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RE: Tyrannosaur Evolution

Tim Donovan (uwrk2@yahoo.com) wrote:

<It's not even true. Western North America was then a relatively narrow
north south strip of land. The east was considerably larger, yet
Dryptosaurus was much smaller than T. rex.>

  There are a few reasons why the eastern fossils known were a tad smaller
than those in the west, due in part, it may be possible to asusme, the
nature of the fauna. 

  In the east, latest Cretaceous animals include *Nodosaurus textilis,*
*Dryptosaurus aquilunguis,* and *Hadrosaurus foulkii,* animals that are on
the whole smaller than those in the west by the order of about 30%. There
are a few substantive reasons why some animals don't get big, and one of
them is available resources (as noted, the size of the continent _should_
mean they had more room to roam, but we do not know the nature of the
eastern geography to determine the extent of upland/lowland/shore/montane
areas within which these animals would have been able to move in).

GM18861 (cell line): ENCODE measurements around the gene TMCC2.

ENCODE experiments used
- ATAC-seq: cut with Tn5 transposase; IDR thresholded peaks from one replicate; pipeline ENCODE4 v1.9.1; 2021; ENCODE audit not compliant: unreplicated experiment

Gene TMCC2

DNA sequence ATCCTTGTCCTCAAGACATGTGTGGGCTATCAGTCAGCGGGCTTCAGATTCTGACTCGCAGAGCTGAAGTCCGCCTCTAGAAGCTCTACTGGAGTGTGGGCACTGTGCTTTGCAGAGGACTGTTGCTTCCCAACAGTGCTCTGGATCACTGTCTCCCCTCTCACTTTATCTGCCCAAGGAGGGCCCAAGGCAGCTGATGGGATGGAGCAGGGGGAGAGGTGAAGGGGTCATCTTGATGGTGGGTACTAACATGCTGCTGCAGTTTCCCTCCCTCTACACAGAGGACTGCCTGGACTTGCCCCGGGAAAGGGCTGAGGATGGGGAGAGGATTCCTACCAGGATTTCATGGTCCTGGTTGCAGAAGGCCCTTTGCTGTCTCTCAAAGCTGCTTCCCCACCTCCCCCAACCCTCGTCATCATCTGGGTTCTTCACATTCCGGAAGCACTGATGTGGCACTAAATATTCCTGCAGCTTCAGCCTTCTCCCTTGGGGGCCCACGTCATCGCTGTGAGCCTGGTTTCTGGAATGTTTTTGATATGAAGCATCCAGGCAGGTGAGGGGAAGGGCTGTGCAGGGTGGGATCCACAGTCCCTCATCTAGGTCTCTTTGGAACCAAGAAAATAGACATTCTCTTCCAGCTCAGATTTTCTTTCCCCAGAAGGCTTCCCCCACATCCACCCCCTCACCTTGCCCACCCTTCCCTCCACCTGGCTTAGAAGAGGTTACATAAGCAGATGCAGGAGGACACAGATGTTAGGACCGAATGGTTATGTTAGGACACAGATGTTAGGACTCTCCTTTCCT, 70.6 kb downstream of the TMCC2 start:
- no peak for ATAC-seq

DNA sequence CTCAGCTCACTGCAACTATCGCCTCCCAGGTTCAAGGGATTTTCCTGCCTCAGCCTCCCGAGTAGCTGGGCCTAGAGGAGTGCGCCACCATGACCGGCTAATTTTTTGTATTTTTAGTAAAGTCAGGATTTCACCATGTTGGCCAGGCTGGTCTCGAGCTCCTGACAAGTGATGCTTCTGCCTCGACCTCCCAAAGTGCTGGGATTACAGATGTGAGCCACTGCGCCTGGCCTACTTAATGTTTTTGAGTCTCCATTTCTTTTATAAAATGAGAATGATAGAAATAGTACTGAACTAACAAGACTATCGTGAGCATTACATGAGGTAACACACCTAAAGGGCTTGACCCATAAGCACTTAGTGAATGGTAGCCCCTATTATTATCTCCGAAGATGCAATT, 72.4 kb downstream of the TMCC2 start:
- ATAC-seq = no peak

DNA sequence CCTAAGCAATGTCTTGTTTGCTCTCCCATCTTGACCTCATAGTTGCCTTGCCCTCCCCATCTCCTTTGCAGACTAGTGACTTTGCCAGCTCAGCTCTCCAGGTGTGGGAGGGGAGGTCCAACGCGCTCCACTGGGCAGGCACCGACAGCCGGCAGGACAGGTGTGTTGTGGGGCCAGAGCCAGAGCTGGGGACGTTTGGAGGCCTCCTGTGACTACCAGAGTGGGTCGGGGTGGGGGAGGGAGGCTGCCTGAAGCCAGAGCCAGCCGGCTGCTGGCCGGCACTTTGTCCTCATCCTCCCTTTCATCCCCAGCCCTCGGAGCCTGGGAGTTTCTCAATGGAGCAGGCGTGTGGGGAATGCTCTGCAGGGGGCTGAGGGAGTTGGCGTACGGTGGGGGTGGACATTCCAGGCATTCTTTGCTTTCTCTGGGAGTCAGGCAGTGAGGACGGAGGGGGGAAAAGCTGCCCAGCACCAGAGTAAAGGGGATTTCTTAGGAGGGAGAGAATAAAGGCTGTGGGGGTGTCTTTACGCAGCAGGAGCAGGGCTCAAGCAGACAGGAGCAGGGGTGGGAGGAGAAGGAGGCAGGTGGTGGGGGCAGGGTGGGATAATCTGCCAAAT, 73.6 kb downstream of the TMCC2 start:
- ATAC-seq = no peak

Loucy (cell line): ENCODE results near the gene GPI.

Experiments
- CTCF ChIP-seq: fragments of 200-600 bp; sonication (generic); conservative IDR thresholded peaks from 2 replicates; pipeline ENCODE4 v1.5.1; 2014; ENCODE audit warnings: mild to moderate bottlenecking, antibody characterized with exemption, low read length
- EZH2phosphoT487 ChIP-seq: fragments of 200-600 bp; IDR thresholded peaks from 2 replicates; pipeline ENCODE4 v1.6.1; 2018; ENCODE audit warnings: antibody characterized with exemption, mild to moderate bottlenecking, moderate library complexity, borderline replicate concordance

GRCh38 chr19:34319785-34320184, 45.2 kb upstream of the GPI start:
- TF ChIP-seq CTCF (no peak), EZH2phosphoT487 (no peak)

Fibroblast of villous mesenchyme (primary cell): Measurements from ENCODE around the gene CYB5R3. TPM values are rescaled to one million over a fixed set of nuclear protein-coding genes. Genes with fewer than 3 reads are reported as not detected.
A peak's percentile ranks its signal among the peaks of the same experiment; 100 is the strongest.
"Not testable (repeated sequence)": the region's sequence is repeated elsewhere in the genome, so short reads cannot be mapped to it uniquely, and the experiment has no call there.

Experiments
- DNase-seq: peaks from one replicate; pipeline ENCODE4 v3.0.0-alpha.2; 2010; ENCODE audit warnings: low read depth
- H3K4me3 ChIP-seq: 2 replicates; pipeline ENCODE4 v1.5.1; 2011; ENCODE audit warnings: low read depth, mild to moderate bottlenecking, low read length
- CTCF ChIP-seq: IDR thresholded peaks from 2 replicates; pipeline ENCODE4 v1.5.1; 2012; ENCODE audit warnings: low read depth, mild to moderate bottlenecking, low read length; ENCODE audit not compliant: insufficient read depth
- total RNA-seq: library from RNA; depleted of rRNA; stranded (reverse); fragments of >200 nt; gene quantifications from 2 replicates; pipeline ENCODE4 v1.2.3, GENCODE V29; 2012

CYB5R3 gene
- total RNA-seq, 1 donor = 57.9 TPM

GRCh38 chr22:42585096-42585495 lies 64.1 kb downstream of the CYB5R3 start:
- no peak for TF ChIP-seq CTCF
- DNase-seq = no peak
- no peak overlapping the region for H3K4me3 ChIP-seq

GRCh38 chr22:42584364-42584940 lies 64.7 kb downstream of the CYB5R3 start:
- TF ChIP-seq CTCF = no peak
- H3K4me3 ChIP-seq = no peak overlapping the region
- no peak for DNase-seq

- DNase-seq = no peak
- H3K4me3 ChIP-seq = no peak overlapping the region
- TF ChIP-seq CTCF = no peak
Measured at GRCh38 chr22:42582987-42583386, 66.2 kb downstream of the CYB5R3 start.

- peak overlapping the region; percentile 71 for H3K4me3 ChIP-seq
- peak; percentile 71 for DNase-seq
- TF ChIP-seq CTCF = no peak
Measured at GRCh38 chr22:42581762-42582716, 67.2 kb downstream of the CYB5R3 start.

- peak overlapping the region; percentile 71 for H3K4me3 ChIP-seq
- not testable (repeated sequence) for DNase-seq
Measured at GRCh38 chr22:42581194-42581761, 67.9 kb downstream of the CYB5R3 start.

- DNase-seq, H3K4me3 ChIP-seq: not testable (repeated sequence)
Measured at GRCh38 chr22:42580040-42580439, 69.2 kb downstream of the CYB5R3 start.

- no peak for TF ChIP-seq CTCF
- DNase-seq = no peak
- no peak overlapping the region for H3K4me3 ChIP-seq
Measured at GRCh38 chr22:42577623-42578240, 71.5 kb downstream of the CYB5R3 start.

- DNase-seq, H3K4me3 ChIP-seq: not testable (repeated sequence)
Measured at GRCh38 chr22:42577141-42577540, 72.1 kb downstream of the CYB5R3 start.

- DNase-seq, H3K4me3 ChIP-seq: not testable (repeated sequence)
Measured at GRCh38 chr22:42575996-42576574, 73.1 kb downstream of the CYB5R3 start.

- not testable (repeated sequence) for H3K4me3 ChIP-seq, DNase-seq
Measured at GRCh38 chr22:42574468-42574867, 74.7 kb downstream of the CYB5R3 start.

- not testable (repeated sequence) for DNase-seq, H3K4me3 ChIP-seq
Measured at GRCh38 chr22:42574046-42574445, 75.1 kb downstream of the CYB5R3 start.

However, the predator/prey arms race certainly also has something to do
with things, and it is possible in the east things had not escalated to
the size and armament that they had in the west, nor does it seem a faunal
diversity had been reached that is comparable. (All based on erosional or
collection biases, of course.)

<Exactly. The West had titanosaur immigrants like Alamosaurus, which, as
Starkov proposed, caused the large T. rex to be selected for in inland
environments of the West.>

  Only in the south, and only with a select range of *Tyrannosaurus.* In
fact, some of the southern *T. rex* specimens have even been questioned on
their application to that species, much less that genus, given the maxilla
variation. This doesn't explain the collection of the consistently largest
animals in the north.

<But Labocania was only of Campanian age. So Bagarataan was a
tyrannosauriod, not a troodont?>

  Cranial anatomy indicates that the jaw derives from a tyrannosauroid.
Postcranial features would be plesiomorphic or convergent under this idea.
More than one phylogeny has come out with this, including Holtz (2004). I
am sure either Mickey will supply the detials, or already has....


Jaime A. Headden

  Little steps are often the hardest to take.  We are too used to making leaps 
in the face of adversity, that a simple skip is so hard to do.  We should all 
learn to walk soft, walk small, see the world around us rather than zoom by it.

"Innocent, unbiased observation is a myth." --- P.B. Medawar (1969)

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